Species: Sympetrum Costiferum
The Saffron-winged Meadowhawk
The Saffron-winged Meadowhawk (Sympetrum costiferum) is a dragonfly of the genus Sympetrum. It is found across northern and central United States and most of Canada, including a southern portion of the Northwest Territories. This species is usually found at a variety of ponds and lakes, especially poorly vegetated, shallow, sandy or gravelly habitats. It may be found occasionally in bogs.
Its abdomen is yellowish-brown, turning pale red at maturity in both sexes. Juveniles and females have gold (saffron) coloured wing stripes. Veins of males and females are reddish or orange. The sides of the abdomen are marked with black triangles. Some females have amber in basal areas of their wings. Legs are striped in black and yellow or red. Size: 35 mm . This species overlaps with and is difficult to distinguish from both the Ruby and White-faced Meadowhawks.
The naiads live in submerged vegetation. They do not actively pursue prey but wait for it to pass by, a strategy which affords them protection from other predators. Naiads emerge as adults at night. Adults generally fly from early June to the end of August, and possibly into October. The adults of this species hunt flying insects from perches on rocks or bare branches. The Latin name for this genus, Sympetrum, means "with rock" and refers to their habit of basking on rocks to absorb heat early in the day. This species has a high tolerance for salty or alkaline waters, thus are very abundant in southeastern Idaho where these conditions are common.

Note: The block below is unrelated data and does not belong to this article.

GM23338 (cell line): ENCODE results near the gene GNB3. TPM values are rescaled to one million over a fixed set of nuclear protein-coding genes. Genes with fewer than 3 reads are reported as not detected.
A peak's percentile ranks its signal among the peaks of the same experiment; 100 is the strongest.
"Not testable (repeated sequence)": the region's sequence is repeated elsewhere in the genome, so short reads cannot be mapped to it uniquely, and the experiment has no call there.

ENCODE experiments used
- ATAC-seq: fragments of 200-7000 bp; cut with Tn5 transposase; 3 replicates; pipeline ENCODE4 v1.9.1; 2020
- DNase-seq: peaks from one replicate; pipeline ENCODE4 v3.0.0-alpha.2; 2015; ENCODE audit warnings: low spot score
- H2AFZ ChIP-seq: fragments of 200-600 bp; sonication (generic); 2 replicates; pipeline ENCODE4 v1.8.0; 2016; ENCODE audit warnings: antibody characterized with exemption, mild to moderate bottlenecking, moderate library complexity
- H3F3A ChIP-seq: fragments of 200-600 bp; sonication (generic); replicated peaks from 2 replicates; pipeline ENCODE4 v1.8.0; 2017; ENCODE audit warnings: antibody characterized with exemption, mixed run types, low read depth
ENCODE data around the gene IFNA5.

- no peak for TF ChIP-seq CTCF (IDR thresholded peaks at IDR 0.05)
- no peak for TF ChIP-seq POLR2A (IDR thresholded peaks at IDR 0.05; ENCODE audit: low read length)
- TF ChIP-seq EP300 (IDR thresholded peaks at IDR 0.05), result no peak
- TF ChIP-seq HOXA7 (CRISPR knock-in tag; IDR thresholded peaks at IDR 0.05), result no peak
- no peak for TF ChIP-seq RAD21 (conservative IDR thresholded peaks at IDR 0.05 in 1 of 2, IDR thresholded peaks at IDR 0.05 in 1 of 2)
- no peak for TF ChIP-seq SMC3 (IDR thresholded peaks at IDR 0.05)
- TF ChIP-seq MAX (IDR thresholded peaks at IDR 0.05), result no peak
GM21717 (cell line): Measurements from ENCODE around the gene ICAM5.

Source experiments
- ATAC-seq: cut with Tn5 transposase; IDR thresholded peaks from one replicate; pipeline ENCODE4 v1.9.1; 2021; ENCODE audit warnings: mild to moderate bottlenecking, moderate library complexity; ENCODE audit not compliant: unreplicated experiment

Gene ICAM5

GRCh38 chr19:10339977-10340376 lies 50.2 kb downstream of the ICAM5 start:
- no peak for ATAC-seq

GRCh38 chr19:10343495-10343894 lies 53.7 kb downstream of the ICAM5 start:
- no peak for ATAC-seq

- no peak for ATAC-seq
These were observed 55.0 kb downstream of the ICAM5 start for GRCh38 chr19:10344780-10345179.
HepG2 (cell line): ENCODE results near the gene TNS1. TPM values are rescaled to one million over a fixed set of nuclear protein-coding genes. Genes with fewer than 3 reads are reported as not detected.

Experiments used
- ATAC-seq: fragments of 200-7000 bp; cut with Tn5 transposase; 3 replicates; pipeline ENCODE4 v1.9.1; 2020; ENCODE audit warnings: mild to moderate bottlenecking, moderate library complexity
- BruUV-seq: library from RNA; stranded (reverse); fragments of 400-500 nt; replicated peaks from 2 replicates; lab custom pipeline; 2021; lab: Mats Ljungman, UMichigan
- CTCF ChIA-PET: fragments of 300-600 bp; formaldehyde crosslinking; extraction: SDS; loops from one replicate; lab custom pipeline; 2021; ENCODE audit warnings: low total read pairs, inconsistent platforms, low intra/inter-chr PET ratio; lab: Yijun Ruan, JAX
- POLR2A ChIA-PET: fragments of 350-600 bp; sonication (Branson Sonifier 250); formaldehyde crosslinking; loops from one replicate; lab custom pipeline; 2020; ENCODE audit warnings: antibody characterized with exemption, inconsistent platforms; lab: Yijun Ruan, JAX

The female flies with the male still attached after mating (a position called "in tandem") and lays her eggs in lakes and ponds by dipping the tip her abdomen on the surface of the water.
Male Saffron-winged Meadowhawks can be mistaken, especially in photographs, for male Autumn Meadowhawks. The Saffron-winged Meadowhawk is larger, a characteristic not easily perceived in photos, the fore-edge of the wings, especially the leading three veins are colored, progressing from saffron-yellow in juveniles to bright red in mature males then fading in older specimens. In sihlouette, these two species differ as well, the Saffron-winged has a distinctly more gallant constriction / expansion at the beginning of the abdomen, followed by a narrowing and flare along the rest of the abdomen, giving the Saffron-winged a rather stallion-like elegance.